Why Physicians Are Encouraging Their Patients to Vote

Doctor with an I voted today pin on his coat.

grejak / Getty Images


Key Takeaways

  • Physicians are encouraging patients to vote and become involved in decision-making processes about their health.
  • Participating in civic activities like voting can directly impact your health. 
  • The general election is Nov. 3. Voter registration and absentee ballot deadlines vary by state. 

With the presidential election just around the corner, voting is well underway—with over 40 million ballots already cast. As organizations help voters register and request mail-in ballots, some physicians are doing their part by encouraging patients to become more actively involved in civic engagement and the decisions impacting their health.

Being civically engaged, which includes a range of activities like voting and volunteering, can actually make you healthier. Research suggests civic engagement is associated with better physical, behavioral, and psychological health and well-being. Voting can change local and national health policies directly affecting you. Health-related issues like access to health care and insurance costs are typically big-ticket issues for presidential candidates, and this year is no different.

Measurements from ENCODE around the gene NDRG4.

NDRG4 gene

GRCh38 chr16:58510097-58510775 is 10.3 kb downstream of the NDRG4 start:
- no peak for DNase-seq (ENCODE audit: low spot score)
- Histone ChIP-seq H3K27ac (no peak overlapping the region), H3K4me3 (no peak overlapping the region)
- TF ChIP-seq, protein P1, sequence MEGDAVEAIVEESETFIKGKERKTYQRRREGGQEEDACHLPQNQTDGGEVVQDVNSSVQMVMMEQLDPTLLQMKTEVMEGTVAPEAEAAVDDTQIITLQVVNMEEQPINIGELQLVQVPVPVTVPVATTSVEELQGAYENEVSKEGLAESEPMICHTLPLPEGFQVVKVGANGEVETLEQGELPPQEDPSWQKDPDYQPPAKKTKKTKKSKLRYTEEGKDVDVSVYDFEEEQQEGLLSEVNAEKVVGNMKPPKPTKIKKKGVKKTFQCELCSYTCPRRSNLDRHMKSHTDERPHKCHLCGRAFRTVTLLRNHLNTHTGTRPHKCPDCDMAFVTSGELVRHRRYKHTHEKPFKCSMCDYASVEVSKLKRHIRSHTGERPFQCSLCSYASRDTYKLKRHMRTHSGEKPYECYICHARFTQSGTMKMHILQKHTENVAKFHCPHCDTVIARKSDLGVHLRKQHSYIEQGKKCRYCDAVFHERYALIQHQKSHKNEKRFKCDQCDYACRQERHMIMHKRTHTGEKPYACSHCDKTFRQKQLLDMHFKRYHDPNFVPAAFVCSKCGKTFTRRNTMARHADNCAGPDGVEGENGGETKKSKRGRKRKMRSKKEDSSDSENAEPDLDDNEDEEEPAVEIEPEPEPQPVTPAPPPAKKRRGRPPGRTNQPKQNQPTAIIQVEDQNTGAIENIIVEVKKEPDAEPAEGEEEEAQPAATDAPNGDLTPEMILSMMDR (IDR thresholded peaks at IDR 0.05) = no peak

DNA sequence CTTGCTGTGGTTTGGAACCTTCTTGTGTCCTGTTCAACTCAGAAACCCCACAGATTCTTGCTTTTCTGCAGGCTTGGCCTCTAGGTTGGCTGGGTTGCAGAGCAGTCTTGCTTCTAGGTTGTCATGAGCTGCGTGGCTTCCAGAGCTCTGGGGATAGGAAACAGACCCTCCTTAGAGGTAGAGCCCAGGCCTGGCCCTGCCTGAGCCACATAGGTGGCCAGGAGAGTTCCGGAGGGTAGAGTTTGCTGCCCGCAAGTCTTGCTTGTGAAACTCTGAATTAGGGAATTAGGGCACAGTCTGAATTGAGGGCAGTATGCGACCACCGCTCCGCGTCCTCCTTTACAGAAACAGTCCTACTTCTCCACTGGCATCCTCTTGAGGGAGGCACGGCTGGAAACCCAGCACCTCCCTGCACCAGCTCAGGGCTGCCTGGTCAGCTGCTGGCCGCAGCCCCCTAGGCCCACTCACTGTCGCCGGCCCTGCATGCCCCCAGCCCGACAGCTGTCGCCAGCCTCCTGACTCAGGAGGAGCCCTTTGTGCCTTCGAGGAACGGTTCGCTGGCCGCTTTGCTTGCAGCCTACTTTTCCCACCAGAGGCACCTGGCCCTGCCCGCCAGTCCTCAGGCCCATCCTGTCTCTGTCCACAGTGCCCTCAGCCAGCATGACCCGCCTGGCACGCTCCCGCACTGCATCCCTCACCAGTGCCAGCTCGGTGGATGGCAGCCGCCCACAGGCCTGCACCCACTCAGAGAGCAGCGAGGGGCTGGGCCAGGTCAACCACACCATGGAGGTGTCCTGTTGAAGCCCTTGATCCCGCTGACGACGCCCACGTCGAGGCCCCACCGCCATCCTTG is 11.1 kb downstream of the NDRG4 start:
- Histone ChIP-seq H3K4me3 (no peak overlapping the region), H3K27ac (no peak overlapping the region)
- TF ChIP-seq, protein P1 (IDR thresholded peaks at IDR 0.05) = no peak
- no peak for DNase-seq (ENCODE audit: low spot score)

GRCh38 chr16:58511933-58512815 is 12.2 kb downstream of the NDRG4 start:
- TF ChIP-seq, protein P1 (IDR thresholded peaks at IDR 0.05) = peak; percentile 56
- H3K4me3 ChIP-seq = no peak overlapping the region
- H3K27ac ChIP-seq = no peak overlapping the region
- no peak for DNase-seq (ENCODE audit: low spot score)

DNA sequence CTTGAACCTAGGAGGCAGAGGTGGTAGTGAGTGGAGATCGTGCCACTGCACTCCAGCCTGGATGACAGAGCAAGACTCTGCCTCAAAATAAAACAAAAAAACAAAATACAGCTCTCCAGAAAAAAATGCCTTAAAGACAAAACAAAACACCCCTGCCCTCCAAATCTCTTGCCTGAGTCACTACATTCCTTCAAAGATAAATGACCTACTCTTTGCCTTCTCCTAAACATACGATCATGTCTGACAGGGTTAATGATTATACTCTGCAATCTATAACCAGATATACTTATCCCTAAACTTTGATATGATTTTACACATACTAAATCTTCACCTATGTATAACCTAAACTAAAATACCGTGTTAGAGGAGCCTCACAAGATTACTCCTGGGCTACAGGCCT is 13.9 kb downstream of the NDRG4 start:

Still, in the 2016 election, nearly 40% of the 90 million eligible voters in the U.S. did not vote. Racial, educational, and economic barriers lead to significant gaps in voter participation. But physicians are trying to bridge these gaps by encouraging patients to take part in the voting process. And they're incorporating this call for civic action into their usual bedside manner.